Shark control ruling causes frantic action
A COURT ruling forcing shark control drumlines to be pulled up at Queensland beaches has politicians on both sides scrambling to address the situation.
With its 56 drum lines catching sharks sometimes over 3m along the Capricorn Coast, this region will be particularly impacted.
Local politicians including Senator Matt Canavan, Capricornia MP Michelle Landry, Flynn MP Ken O'Dowd found common ground with Premier Annastacia Palaszczuk in decrying the Federal Court's decision to suspend the Queensland Government's shark control program from the Great Barrier Reef Marine Park area.
In a joint statement released yesterday, the Liberal National Party members said they were concerned about the decision's implications.
"We remain united in putting the safety of human life first and supporting our great tourism industry," the LNP said.
"We are currently reviewing the implications of the decision and what might be the appropriate response.
They said the drumlines and other techniques had been used for decades and have saved lives.
"People are looking for a solution and all levels of Government should work towards the protection of human life," they said.
"We will fight to ensure that proven lifesaving measures can remain in use to help ensure the safety of everyone enjoying Central and North Queensland's beautiful coastline."
Yesterday Ms Palaszczuk wrote to Prime Minister Scott Morrison seeking his urgent attention to protect human lives and the state's $27 billion tourism industry.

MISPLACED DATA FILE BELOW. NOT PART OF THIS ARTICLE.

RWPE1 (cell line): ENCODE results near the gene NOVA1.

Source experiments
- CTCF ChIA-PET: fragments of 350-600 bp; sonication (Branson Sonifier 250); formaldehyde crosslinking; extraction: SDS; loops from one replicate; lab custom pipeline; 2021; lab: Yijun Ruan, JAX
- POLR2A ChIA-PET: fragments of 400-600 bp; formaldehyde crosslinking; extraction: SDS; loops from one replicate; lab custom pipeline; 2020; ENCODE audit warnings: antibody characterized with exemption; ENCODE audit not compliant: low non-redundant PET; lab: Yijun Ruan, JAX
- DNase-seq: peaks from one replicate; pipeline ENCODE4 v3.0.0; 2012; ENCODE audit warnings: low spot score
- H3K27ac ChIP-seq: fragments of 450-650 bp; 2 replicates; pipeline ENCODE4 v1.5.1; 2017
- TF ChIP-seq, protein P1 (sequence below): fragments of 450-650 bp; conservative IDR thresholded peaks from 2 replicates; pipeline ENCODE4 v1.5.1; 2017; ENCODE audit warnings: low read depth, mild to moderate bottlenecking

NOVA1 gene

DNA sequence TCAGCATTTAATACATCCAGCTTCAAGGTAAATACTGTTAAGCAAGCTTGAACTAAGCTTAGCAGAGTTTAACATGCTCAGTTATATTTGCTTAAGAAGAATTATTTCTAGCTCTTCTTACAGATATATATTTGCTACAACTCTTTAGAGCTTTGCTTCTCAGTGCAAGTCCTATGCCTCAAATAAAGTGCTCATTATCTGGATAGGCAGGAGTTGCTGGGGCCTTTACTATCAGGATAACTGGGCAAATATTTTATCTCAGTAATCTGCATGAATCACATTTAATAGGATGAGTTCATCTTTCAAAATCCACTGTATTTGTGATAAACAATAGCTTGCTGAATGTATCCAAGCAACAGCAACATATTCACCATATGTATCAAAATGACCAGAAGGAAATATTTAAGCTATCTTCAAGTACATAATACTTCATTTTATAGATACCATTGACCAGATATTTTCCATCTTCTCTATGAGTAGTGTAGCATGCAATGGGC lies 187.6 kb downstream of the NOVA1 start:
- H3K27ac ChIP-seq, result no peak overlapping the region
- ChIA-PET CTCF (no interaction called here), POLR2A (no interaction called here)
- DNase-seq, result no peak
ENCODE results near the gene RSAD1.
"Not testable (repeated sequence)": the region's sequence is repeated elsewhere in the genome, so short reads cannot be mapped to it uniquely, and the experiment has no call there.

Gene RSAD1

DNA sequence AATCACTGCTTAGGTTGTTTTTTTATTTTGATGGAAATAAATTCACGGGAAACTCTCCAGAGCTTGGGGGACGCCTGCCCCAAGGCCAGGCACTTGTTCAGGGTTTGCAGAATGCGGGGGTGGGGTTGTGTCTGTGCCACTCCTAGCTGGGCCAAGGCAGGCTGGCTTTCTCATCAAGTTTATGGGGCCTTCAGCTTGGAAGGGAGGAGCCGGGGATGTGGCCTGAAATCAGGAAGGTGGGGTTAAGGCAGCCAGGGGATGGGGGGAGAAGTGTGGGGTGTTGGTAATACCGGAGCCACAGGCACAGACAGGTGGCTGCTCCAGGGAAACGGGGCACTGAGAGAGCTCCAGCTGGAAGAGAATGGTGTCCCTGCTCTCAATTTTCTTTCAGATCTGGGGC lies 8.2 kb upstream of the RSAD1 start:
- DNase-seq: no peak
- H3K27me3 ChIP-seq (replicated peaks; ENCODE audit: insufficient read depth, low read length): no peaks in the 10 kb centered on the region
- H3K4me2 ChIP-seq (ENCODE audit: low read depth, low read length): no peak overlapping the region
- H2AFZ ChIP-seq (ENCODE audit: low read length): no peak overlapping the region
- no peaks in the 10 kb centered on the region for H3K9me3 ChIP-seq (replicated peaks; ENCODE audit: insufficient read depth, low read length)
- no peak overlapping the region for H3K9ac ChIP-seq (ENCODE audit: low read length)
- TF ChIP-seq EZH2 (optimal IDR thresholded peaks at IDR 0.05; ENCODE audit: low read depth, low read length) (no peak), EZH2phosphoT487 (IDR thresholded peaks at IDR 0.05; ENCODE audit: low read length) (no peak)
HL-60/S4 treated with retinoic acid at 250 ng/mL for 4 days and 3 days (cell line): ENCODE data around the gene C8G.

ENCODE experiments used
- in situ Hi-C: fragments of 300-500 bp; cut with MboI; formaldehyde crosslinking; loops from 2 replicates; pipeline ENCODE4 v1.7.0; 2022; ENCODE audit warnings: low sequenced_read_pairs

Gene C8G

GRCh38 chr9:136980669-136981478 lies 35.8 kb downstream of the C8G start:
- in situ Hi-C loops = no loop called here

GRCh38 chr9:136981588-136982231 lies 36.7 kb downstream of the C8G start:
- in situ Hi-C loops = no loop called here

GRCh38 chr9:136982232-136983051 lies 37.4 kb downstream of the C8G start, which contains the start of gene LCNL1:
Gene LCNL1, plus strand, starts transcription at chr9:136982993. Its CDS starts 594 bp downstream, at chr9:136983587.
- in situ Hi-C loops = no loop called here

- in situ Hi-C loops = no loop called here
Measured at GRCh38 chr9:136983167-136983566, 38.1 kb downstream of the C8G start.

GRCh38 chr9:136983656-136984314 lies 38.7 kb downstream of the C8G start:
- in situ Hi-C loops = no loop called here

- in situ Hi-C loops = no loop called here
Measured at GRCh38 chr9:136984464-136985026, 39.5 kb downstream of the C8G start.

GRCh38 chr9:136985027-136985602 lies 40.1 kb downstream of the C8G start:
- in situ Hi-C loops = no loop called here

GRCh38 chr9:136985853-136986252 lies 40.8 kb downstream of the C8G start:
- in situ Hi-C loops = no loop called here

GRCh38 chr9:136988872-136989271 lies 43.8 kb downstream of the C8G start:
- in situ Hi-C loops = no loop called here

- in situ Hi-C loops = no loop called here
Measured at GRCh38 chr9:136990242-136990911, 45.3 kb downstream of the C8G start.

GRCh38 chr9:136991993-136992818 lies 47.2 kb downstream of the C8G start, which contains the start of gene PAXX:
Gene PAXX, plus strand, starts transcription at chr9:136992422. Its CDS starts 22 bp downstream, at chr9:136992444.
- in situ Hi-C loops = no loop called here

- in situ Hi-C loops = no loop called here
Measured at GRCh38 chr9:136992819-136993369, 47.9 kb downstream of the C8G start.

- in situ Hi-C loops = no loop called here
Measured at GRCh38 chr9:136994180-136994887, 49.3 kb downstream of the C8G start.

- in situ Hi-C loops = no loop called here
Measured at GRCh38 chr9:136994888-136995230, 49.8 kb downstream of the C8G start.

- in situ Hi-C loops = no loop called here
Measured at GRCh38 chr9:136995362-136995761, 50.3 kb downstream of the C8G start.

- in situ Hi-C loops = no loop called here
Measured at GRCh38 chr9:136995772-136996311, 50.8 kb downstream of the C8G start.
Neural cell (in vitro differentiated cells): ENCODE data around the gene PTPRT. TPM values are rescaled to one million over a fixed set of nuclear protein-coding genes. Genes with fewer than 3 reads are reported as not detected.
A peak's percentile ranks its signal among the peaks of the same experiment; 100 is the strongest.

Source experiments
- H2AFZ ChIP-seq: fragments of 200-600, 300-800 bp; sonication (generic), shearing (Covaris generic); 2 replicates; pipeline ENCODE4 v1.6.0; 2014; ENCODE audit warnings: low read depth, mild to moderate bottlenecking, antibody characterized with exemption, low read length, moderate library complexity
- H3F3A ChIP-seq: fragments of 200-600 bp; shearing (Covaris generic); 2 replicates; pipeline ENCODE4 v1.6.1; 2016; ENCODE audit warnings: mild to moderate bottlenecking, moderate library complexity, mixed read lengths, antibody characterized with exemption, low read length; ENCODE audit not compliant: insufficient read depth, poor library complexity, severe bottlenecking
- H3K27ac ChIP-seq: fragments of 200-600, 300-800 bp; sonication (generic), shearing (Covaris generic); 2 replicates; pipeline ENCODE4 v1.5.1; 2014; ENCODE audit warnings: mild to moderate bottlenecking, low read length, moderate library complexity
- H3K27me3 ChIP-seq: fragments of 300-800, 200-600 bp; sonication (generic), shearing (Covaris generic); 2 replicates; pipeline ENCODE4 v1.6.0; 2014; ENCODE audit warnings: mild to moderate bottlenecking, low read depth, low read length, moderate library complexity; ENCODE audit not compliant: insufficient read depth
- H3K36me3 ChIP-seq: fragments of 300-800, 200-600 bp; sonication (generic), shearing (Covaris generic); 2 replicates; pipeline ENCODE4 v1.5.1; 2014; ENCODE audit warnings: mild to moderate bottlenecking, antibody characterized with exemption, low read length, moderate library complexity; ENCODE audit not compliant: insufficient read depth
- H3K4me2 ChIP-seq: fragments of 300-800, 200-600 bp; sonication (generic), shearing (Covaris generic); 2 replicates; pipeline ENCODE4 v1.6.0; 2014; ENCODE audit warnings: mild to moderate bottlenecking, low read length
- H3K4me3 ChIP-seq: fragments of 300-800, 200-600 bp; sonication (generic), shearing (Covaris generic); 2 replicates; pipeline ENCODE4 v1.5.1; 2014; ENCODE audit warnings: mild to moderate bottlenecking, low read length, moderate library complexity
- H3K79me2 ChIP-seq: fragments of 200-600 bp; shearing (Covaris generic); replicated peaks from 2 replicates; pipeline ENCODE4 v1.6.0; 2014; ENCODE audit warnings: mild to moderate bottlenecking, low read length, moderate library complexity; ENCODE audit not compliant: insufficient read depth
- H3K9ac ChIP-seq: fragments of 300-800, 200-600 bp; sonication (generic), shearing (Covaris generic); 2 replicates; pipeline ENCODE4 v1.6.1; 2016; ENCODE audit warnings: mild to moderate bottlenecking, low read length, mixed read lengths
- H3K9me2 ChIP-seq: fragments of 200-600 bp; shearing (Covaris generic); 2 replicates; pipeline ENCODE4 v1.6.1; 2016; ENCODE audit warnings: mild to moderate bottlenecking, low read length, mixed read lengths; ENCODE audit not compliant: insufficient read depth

"By making urgent changes to the Great Barrier Reef Marine Park Act 1975 to permit the continuation of the Shark Control Program in the marine park, your government will ensure that the tourism industry can continue to thrive," Ms Palaszczuk said.
State Agriculture Minister Mark Furner said they will work with the Federal Government to make changes to legislation and implement them.
Mr Furner said he would be seeking a briefing from his department given the threat of green groups targeting other beaches across the state.
Celebrating the court win, Humane Society International said it was a huge victory - not only for marine life in the Great Barrier Reef, but for ocean users.
They said it would allow for the implementation of more humane, modern and more effective swimmer protection.
"Culling sharks is an ineffective method from the last century," the HSI said.